Are You Tuned In?

Turning Points

There are three ways to tell if your skis need tuning: You can look at them, feel the edges and bases or simply ski on them. If the edges are rusty and pockmarked, they need to be cleaned up and sharpened. If the bases have gouges or scratches, these need to be filled and smoothed. If the bases show white, dried-out areas, they need wax.

A very sharp edge feels smooth. Test for sharpness with your fingernail, scraping it across the edge at 90 degrees. If you peel away a curl of fingernail the edge is sharp. Often, though, even if it feels sharp, it might not be. Instead, this "sharpness" may indicate the edge has a burr¿a coarse ridge of steel along the edge too fine to see. If it feels rough, as if it has saw teeth, you have dings and nicks that must be removed with a file or whetstone.

On the snow, untuned skis feel sticky and hard to turn. They also don't track in a straight line or hold on icy snow. Have them ground and sharpened (cost: about $30). Ideally, you should have this done after every 10 days of skiing. (If conditions are icy or rocky, you may need to do this more frequently.)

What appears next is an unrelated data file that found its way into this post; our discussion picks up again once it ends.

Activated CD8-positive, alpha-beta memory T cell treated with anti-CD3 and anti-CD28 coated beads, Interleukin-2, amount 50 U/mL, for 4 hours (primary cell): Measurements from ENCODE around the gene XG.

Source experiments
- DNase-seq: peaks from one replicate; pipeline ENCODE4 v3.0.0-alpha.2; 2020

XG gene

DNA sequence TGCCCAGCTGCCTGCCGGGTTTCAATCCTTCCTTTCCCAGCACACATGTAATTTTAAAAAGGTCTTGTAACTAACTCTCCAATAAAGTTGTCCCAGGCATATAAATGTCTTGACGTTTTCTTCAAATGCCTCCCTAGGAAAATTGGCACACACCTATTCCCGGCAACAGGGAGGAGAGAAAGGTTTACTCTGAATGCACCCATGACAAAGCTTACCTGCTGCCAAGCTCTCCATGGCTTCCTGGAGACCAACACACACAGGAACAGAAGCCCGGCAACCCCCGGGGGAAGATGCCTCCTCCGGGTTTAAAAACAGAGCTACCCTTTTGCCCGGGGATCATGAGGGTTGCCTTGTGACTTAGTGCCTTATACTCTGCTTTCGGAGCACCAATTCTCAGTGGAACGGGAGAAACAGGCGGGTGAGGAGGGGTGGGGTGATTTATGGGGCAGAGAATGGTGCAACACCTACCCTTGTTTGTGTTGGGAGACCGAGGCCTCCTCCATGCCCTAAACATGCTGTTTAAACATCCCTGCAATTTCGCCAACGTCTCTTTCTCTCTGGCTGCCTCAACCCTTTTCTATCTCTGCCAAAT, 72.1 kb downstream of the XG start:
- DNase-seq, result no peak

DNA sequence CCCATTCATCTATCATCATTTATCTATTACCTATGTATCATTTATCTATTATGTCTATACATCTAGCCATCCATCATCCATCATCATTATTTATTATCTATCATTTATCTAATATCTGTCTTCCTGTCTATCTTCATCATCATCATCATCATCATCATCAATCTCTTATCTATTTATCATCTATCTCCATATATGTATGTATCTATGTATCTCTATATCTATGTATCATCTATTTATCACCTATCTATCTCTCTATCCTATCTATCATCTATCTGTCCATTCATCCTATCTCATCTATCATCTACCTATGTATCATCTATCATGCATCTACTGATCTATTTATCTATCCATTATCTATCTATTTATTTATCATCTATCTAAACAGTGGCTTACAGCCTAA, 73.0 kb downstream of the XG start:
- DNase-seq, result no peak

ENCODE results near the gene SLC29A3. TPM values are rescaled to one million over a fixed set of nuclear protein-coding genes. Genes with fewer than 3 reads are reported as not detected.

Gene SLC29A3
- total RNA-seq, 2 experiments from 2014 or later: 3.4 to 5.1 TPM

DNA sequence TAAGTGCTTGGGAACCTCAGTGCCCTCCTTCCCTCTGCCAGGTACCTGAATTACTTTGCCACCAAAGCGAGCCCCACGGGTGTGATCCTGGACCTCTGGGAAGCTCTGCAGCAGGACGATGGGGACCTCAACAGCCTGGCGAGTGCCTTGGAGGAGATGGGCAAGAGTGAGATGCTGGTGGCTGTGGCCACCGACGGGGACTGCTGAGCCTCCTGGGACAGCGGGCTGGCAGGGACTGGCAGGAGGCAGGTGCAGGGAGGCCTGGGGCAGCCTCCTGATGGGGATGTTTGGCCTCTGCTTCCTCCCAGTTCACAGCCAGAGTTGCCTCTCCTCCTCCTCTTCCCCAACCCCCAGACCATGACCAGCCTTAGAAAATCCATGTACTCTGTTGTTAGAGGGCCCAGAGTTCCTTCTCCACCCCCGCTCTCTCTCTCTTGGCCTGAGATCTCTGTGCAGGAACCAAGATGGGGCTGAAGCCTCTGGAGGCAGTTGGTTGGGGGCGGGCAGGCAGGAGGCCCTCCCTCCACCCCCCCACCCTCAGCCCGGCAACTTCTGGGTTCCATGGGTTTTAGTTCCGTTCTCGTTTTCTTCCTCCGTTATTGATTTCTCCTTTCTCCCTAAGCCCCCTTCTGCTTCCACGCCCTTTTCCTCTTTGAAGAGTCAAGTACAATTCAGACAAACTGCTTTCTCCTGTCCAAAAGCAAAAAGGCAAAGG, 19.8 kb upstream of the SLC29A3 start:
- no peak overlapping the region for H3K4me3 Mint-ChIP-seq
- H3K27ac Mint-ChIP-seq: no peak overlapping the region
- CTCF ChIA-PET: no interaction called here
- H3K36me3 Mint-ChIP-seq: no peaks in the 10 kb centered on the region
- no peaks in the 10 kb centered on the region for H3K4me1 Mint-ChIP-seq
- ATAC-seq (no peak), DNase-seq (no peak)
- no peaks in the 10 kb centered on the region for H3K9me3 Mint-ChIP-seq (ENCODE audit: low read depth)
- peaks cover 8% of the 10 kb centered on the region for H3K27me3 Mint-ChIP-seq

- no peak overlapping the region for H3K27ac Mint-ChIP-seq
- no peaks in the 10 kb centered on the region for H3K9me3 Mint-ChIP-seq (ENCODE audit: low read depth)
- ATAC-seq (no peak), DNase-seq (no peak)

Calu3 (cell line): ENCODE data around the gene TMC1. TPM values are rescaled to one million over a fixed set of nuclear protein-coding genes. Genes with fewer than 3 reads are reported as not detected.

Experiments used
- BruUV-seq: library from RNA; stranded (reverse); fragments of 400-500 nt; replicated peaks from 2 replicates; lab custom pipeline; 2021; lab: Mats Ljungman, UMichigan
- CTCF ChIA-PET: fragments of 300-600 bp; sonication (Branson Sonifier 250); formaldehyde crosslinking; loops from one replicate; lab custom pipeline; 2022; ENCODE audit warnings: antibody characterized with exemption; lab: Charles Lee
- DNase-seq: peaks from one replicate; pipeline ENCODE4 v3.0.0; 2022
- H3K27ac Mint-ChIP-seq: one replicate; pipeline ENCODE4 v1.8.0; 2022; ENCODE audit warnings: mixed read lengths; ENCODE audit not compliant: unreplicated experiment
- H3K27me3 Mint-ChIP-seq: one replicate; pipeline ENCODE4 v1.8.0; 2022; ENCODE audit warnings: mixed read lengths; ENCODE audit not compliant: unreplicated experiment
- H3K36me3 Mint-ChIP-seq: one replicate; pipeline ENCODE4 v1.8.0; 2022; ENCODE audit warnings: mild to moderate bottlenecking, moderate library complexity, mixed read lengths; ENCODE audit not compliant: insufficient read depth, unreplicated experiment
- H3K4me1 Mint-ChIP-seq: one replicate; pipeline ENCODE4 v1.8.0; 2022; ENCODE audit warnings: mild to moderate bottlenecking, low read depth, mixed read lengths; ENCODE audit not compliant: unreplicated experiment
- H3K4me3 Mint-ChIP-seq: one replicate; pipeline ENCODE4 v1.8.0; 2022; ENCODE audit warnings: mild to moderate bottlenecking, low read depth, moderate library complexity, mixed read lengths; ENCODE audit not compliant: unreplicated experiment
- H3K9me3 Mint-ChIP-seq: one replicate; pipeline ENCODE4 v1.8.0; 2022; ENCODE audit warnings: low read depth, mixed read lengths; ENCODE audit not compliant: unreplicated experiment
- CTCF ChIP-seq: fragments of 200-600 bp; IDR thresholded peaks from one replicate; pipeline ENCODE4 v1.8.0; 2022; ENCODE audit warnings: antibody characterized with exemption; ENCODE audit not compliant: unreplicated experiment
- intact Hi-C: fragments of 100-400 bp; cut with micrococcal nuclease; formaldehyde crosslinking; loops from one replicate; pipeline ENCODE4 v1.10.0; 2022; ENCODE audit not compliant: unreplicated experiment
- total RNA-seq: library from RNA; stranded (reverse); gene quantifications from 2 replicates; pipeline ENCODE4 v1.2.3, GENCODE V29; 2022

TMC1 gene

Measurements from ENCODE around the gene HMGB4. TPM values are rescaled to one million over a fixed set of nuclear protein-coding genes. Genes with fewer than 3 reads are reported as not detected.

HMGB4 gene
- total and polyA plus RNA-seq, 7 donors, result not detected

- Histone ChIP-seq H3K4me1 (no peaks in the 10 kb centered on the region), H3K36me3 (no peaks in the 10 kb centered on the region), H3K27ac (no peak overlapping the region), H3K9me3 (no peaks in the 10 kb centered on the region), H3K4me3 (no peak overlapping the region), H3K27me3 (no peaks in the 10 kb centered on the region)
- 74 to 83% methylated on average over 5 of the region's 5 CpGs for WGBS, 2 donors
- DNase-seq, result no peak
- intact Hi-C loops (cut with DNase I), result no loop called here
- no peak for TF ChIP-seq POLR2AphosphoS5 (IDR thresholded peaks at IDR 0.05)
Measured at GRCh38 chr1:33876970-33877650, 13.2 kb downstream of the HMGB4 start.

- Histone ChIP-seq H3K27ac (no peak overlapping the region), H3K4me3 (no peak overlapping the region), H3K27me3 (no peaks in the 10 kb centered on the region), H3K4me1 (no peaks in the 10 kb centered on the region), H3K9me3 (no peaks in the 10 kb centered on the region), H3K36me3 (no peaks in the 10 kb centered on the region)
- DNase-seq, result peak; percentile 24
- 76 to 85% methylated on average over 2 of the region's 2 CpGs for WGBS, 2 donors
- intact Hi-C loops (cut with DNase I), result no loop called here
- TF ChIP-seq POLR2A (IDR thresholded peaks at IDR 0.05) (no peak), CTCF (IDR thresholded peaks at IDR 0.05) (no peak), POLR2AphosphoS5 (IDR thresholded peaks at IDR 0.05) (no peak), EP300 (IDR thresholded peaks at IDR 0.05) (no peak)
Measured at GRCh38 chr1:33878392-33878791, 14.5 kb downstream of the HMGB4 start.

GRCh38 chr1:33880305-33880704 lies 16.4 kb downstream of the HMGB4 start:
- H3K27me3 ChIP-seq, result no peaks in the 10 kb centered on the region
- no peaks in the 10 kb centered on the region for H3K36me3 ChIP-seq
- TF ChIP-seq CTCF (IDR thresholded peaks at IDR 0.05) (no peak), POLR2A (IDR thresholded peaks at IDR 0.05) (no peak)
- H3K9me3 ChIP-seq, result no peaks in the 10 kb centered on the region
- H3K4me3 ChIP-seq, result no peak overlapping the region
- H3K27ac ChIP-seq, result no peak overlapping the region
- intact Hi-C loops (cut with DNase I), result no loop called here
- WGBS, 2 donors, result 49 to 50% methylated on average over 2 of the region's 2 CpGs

But beware: A poorly tuned ski is as bad as an untuned ski. It will grab or hook, jerking you through turns by constantly gripping, then releasing. If you're experiencing such jerkiness, your skis' edges might simply be too sharp. They will improve as the edges dull, but waiting until they dull is frustrating. Take them back to the shop, and ask the tech to dull the edges with emery paper or a gummy stone. Even when a ski is perfectly tuned, some skiers use a stone to dull the edges a few centimeters from the tip and tail. Here's why: Tips that are too sharp yank the ski into the turn too suddenly, resulting in a wobbly turn. Tails that are too sharp get hung up and run too straight out of the turn. The tips of the skis, in other words, are always fighting the tails.

Learning how your skis should feel will help you ski better. If you ski one resort regularly, buy a season tuning pass at a local shop. It's surprisingly cheap. Then, drop your skis off any time, and pick them up next time you ski. It's that easy.

Have a question for SKI's Instruction Editor Stu Campbell? Contact him at